“MTV True Life Presents: Resist The Power! Saudi Arabia”

MTV’s Emmy Award-winning series “True Life” teamed up with Emmy and Academy Award nominated directors Heidi Ewing and Rachel Grady (LOKI FILMS) to conclude the season with the premiere of an eye-opening, 90-minute documentary, “True Life Presents: Resist the Power! Saudi Arabia” aired Monday, May 24th, 2010.  The special takes viewers into the Kingdom of Saudi Arabia, the birthplace of Islam and the largest producer of oil, where the sexes are separated, marriages are arranged, and women must wear long, black robes called abayas in public.  MTV cameras captured unfiltered footage as young people told four stories of rebellion from inside one of the world’s strictest societies, and as they fought to follow their dreams regardless of the consequences

“This ‘True Life’ documentary is a great example of what the series does at it’s best – it uncovers stories of young people’s lives that, otherwise, our audience may never be exposed to,” said Dave Sirulnick, Executive Vice President of MTV News and Docs.  “The special explores a culture quite different from what we experience in the West – one where women are forbidden to drive, single men can’t enter the mall unless they are accompanied by a female family member as their guardian, and bands struggle to find venues that will allow them to play rock music.  Despite stark cultural differences, the stories of these young Saudis who embody the courage, strength and perseverance to inspire change, should resonate with young audiences everywhere.”

The young people featured in “True Life Presents: Resist the Power! Saudi Arabia” are fighting for change within the country, where they face being ostracized for living outside of cultural and religious norms.  In the documentary, a young man struggles against society’s view of marriage and relationships in hopes of arranging a face-to-face meeting with a young woman he met online, even though authorities forbid it; a rock band strives to play the music they love publicly, a risky step that could land them in jail and get their music censored forever; a 22-year old risks his own freedom by openly demanding that women are given a voice in government; and a young woman makes brightly colored abayas for women to wear, provoking the harsh judgment her conservative society.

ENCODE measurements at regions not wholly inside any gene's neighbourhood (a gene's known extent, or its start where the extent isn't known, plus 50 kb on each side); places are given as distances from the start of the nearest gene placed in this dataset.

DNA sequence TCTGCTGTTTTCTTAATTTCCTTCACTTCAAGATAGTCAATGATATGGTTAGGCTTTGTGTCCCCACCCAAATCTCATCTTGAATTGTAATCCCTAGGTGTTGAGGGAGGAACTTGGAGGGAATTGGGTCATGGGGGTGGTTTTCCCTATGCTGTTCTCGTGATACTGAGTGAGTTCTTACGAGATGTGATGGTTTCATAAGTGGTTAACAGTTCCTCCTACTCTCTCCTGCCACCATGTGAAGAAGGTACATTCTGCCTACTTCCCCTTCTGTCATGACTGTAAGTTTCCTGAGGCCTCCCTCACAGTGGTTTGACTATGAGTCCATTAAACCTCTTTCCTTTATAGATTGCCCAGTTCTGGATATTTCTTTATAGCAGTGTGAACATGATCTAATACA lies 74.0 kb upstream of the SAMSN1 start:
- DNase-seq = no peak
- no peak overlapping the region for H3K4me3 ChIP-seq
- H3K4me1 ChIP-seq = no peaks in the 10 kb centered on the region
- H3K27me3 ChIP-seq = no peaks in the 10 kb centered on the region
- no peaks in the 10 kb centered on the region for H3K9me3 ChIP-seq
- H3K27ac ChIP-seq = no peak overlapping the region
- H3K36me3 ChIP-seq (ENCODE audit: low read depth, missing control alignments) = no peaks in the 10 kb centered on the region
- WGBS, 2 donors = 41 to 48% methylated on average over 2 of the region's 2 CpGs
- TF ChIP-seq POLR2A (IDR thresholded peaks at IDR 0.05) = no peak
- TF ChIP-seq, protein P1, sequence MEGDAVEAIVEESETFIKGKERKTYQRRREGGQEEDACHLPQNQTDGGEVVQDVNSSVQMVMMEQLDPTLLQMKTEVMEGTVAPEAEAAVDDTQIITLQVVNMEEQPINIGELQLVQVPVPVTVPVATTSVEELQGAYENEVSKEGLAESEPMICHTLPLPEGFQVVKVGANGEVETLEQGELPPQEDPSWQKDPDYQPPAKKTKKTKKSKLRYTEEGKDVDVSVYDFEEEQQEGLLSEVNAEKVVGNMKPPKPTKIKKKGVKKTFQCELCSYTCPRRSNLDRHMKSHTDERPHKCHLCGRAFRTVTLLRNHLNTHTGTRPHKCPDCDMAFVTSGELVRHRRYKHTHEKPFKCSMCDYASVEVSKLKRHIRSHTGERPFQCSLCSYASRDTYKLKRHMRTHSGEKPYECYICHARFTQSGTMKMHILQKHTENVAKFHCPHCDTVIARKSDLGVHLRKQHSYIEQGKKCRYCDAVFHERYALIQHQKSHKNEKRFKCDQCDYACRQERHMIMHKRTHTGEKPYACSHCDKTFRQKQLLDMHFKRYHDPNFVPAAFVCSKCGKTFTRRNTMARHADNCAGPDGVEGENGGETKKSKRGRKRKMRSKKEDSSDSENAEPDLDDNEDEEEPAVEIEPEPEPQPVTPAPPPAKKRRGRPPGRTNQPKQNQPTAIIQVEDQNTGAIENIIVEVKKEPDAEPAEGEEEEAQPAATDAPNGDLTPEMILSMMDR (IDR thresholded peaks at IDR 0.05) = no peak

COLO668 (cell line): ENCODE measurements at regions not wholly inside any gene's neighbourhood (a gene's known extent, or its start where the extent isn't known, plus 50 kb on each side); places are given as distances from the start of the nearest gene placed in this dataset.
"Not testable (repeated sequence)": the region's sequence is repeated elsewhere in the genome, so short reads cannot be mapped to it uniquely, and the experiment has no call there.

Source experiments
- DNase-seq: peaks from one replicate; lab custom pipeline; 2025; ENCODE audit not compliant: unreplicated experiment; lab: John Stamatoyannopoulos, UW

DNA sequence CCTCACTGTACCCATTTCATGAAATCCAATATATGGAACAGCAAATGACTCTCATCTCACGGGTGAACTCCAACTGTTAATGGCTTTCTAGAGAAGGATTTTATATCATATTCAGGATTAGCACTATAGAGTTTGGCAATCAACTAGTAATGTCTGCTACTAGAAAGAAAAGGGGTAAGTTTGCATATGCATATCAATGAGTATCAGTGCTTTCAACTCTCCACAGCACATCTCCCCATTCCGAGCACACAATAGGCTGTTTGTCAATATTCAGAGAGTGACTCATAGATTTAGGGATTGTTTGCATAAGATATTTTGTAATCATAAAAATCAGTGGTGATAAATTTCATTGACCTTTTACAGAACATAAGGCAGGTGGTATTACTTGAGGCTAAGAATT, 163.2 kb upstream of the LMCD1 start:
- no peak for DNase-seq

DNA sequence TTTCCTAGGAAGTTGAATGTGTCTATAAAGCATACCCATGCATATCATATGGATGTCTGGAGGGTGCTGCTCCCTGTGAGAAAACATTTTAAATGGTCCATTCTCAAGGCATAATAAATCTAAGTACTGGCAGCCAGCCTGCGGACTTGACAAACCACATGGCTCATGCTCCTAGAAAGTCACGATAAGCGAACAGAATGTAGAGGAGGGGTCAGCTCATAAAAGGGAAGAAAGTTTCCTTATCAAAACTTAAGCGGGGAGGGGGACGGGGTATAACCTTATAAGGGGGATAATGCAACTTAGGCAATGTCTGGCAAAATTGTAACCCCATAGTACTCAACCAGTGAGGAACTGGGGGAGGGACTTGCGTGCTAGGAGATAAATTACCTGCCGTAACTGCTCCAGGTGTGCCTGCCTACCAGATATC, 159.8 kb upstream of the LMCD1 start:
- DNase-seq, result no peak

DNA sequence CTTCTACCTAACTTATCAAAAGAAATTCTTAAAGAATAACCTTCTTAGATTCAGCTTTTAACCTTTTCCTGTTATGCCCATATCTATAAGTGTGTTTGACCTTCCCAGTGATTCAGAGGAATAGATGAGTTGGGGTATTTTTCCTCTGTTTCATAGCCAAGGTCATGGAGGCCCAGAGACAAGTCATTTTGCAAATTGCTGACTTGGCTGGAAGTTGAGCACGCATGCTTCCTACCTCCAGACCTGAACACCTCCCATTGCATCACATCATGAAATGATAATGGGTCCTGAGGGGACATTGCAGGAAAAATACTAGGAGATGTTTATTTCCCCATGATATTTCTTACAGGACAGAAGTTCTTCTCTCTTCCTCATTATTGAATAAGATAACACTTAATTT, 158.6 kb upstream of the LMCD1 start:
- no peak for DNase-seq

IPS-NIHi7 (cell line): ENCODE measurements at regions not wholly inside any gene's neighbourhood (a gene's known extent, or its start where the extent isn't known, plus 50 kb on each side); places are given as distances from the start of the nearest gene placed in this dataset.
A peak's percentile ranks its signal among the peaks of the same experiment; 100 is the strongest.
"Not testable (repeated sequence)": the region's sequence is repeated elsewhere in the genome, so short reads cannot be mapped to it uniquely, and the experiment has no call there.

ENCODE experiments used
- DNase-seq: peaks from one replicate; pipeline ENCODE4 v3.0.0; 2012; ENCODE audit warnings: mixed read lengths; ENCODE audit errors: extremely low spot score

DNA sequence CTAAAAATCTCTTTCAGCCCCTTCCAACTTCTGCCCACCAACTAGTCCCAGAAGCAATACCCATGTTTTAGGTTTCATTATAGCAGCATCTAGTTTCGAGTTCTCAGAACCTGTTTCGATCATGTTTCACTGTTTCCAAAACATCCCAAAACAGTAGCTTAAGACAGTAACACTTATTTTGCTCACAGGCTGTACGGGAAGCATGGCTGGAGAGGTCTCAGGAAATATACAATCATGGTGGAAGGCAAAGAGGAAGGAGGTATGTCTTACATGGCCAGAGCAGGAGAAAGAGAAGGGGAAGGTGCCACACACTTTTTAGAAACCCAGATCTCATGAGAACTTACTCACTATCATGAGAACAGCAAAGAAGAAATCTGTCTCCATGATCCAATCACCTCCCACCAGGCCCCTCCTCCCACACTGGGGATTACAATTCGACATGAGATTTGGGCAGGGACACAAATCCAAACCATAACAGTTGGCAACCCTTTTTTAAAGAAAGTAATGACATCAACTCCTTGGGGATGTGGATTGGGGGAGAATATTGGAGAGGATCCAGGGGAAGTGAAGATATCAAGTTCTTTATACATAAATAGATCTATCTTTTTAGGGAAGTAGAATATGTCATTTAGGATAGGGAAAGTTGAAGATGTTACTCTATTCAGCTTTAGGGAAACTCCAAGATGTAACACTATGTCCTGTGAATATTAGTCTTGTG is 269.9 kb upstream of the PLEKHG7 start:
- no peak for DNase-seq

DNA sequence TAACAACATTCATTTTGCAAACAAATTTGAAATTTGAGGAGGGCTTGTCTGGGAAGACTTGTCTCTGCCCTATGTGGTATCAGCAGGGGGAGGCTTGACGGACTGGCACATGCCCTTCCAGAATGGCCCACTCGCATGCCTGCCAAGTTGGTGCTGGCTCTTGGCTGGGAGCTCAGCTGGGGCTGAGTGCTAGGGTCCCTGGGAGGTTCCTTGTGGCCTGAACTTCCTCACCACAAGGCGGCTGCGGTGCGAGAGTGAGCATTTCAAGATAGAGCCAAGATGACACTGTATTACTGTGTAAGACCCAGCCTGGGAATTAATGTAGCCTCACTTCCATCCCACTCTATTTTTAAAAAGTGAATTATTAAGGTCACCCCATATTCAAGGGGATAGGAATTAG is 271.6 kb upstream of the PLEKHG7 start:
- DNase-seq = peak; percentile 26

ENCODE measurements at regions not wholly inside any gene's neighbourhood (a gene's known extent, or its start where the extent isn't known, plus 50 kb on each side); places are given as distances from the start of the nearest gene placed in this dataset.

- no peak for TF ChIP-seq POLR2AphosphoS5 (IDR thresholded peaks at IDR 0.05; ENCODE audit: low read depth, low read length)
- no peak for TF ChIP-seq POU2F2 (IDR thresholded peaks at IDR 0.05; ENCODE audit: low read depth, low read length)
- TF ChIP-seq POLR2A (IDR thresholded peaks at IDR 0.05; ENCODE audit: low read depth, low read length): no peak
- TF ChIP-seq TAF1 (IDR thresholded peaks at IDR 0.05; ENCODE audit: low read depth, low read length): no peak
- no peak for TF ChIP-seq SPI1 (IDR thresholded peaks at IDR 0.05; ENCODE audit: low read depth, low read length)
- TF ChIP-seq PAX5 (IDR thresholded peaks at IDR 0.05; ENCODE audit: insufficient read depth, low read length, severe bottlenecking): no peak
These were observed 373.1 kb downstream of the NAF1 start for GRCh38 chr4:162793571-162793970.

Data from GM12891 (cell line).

The documentary series aired raw, private scenes, giving unique perspective and insight into what it’s like to be a young person. “True Life,” explored topics relevant to young people by telling their stories through first-person accounts and delves into issues on cultural trends covering matters relating to lifestyle subjects such as health, sex drugs, spirituality, money and more.

 

“Most surprising among the cast, is the lovely Fatima, age 20, who advocates for women to be treated equally and, as a way to effect change, wears colored abayahs (cover ups), which she designs, manufactures and sells to other women who are brave enough to break with the male-imposed tradition of wearing conservative, politically correct black. There is also the heavy metal rock group who can’t find a local venue where they can play and dream of going abroad to perform, and a love sick young man who thinks he’s met his life’s partner on line but can’t find a way to see her in person, and the politically estute pacifist activist who patiently lobbies the male-only Jeddah civic government to allow women to attend council meetings. All of the characters are appealing and their plights understandable. Futhermore, they are all well-to-do, well-educated and have the potential to influence the social and political realities of Saudi Arabia. Someday. Maybe.”

Saudi Arabia’s religious police are trying to bring to court three Saudi youths for challenging the kingdom’s austere lifestyle on an MTV reality show — a new test of the country’s stated commitment to reform.

An official at the Jeddah court confirmed the filing of the lawsuit for the crime of “openly declaring sin” and said it would take at least one week for the Islamic Sharia court to decide whether to proceed with a trial or dismiss the case. The Saudi judiciary system, based on an austere reading of Islamic sharia law, reserves harsh punishments for such offences that could involve lashes with whip and years of imprisonment.

“We are not free to live as we like,” said Aziz, one of the youths who appeared on the MTV show. The episode showed how he tries to meet his girlfriend for a date, a risky endeavor in the kingdom. “I feel great solace when I talk to her.”

It is the second time in a year that Saudis got into hot water for appearing on foreign television. In fact, Mazen Abdul-Jawad was sentenced last year to five years in jail, 1,000 lashes and a five-year travel ban after he bragged about his sexual exploits on a TV show aired by Lebanese Broadcasting Corporation (LBC).

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